LOUISVILLE, Ky. — Members of International Union of Electrical Workers-Communications Workers of America Local 83761 at GE Appliances here voted down the bosses’ second contract offer by 57% on Oct. 29. They had rejected their first offer Sept. 16 by 87%. Many told the Militant they needed and deserved more. The plant employs 4,100 workers.
“We are extremely disappointed that employees did not vote to accept the most recent proposed contract,” the company, which is owned by Haier, said in response to the rejection. “For the second time, the proposal was unanimously endorsed by the IUE-CWA negotiating team at the local and national levels.”
“With this latest contract, I’m worried about the new workers. The workers coming in are going to get slaughtered,” Aaron Little, a GE Appliances production worker since 2012, told this worker-correspondent during a shift change Nov. 13. “We used to have pensions. Now all we have is a 401(k). And with this latest contract it wouldn’t start for new hires until they’ve already been working for the company for a year.”
Starting pay at GE is $14 an hour. Workers got an additional $1.50 of “appreciation pay” starting Aug. 24, but this has since ended.
Dino Driskell, president of Local 83761, told WDRB-TV he was “kind of at a loss” about why the members rejected the contract.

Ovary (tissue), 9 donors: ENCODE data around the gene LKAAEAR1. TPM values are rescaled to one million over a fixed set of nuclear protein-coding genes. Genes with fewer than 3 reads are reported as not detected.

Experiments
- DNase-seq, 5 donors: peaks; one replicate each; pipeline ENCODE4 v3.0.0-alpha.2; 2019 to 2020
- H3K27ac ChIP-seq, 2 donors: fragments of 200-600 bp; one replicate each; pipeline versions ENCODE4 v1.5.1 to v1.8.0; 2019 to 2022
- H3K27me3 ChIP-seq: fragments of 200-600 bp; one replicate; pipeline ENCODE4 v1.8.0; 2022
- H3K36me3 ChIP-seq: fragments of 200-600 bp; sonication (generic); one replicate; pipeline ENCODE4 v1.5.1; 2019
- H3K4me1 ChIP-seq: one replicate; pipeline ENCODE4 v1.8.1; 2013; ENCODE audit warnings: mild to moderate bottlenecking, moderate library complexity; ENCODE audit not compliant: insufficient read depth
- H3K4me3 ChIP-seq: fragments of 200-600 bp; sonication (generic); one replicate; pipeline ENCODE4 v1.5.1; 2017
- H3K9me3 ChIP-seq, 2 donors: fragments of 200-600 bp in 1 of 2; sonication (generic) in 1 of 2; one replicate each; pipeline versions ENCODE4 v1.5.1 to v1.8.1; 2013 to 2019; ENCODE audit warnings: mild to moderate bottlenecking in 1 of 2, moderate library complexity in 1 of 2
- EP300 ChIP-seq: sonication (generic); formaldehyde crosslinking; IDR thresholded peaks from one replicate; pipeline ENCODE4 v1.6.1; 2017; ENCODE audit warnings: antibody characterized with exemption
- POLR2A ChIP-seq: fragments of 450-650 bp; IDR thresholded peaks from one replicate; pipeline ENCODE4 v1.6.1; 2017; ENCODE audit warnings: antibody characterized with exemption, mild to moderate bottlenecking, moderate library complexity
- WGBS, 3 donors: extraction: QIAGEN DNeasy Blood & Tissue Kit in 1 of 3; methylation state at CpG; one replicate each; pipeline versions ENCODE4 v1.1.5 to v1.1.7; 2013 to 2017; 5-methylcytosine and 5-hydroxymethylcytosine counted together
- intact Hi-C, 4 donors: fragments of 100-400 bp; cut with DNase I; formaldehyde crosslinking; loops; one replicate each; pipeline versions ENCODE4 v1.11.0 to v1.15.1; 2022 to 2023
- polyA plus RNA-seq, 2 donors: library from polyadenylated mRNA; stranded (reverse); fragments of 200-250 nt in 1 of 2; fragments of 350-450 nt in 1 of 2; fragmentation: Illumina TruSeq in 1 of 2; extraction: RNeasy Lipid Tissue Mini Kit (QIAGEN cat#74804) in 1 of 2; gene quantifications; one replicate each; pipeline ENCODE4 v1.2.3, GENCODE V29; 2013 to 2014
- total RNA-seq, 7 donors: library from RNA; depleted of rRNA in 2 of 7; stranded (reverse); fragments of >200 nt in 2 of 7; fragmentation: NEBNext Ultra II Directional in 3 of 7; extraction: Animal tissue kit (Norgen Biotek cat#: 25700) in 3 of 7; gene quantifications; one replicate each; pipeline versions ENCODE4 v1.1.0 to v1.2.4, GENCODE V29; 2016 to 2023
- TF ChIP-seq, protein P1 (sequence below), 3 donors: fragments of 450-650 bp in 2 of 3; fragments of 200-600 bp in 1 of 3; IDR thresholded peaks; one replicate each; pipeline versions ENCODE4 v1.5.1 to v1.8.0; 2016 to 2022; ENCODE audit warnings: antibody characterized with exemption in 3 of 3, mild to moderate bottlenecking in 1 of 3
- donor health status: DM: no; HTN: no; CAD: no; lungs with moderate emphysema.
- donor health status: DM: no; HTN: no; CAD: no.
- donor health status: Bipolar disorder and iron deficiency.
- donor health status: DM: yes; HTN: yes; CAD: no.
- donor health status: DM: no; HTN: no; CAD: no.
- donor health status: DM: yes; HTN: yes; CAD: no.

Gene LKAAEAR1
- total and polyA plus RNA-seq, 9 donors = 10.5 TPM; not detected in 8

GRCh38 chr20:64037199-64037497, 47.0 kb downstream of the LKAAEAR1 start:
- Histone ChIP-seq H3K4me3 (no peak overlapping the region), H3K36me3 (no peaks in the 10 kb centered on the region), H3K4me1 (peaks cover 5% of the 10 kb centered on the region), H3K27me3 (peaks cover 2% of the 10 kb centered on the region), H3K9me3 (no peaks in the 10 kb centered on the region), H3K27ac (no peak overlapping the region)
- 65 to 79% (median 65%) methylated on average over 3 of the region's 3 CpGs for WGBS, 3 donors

In the proposed contract, production workers hired before October 2005 and maintenance workers hired before June 1, 2009, would receive a one-time hourly raise of 50 cents this year and a $1,500 bonus in December, with only a $1,000 cash payout for each of the last two years of a three-year contract. Production workers hired between 2005 and 2017 would receive a $1 raise, the $1,500 December bonus, and 50-cent raises the next two years.
“When an employee has worked at the park five years, he should be able to pay his bills,” Anil Khadka, a Building 3 technician, told the Louisville Courier-Journal. “Gas, food, insurance — it’s still going up. The pay’s not going up” enough to cover it.
Many workers are also dissatisfied with the high cost and low coverage of the health insurance plan. “We voted down the contract twice because we want better medical insurance and more pay,” José González told Militant worker-correspondent Maggie Trowe Nov. 11. “The owners are trying to make more profits by holding us down.”
“Maybe they think on $14 an hour we can pay the $4,000 medical insurance deductible,” Heather Blair told Trowe at the plant gate. “We’re fired up about the insurance!”
The GE plant has seen record demand for home appliances during the government-imposed lockdowns.